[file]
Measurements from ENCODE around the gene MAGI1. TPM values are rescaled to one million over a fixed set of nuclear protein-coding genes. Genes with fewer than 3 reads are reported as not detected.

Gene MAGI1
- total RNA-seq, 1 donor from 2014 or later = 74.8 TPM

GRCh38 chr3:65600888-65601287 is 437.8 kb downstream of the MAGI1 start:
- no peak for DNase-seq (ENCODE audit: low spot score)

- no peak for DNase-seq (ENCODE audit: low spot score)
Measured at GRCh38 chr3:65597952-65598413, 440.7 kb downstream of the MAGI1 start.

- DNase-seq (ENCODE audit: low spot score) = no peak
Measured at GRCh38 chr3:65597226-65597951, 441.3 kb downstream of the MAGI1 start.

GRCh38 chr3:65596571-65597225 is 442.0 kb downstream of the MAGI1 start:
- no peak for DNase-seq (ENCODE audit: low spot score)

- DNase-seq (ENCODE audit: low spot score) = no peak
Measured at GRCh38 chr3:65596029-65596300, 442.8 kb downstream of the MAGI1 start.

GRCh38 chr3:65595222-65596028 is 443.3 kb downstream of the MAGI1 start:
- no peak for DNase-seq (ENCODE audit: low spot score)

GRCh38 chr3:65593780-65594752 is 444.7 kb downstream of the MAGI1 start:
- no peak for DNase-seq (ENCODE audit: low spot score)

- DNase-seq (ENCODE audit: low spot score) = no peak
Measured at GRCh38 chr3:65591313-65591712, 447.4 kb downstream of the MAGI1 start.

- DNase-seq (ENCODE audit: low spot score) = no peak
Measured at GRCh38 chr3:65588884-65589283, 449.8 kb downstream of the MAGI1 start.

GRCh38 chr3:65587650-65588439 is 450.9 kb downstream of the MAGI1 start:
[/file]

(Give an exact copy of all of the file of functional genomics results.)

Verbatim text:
Measurements from ENCODE around the gene MAGI1. TPM values are rescaled to one million over a fixed set of nuclear protein-coding genes. Genes with fewer than 3 reads are reported as not detected.

Gene MAGI1
- total RNA-seq, 1 donor from 2014 or later = 74.8 TPM

GRCh38 chr3:65600888-65601287 is 437.8 kb downstream of the MAGI1 start:
- no peak for DNase-seq (ENCODE audit: low spot score)

- no peak for DNase-seq (ENCODE audit: low spot score)
Measured at GRCh38 chr3:65597952-65598413, 440.7 kb downstream of the MAGI1 start.

- DNase-seq (ENCODE audit: low spot score) = no peak
Measured at GRCh38 chr3:65597226-65597951, 441.3 kb downstream of the MAGI1 start.

GRCh38 chr3:65596571-65597225 is 442.0 kb downstream of the MAGI1 start:
- no peak for DNase-seq (ENCODE audit: low spot score)

- DNase-seq (ENCODE audit: low spot score) = no peak
Measured at GRCh38 chr3:65596029-65596300, 442.8 kb downstream of the MAGI1 start.

GRCh38 chr3:65595222-65596028 is 443.3 kb downstream of the MAGI1 start:
- no peak for DNase-seq (ENCODE audit: low spot score)

GRCh38 chr3:65593780-65594752 is 444.7 kb downstream of the MAGI1 start:
- no peak for DNase-seq (ENCODE audit: low spot score)

- DNase-seq (ENCODE audit: low spot score) = no peak
Measured at GRCh38 chr3:65591313-65591712, 447.4 kb downstream of the MAGI1 start.

- DNase-seq (ENCODE audit: low spot score) = no peak
Measured at GRCh38 chr3:65588884-65589283, 449.8 kb downstream of the MAGI1 start.

GRCh38 chr3:65587650-65588439 is 450.9 kb downstream of the MAGI1 start: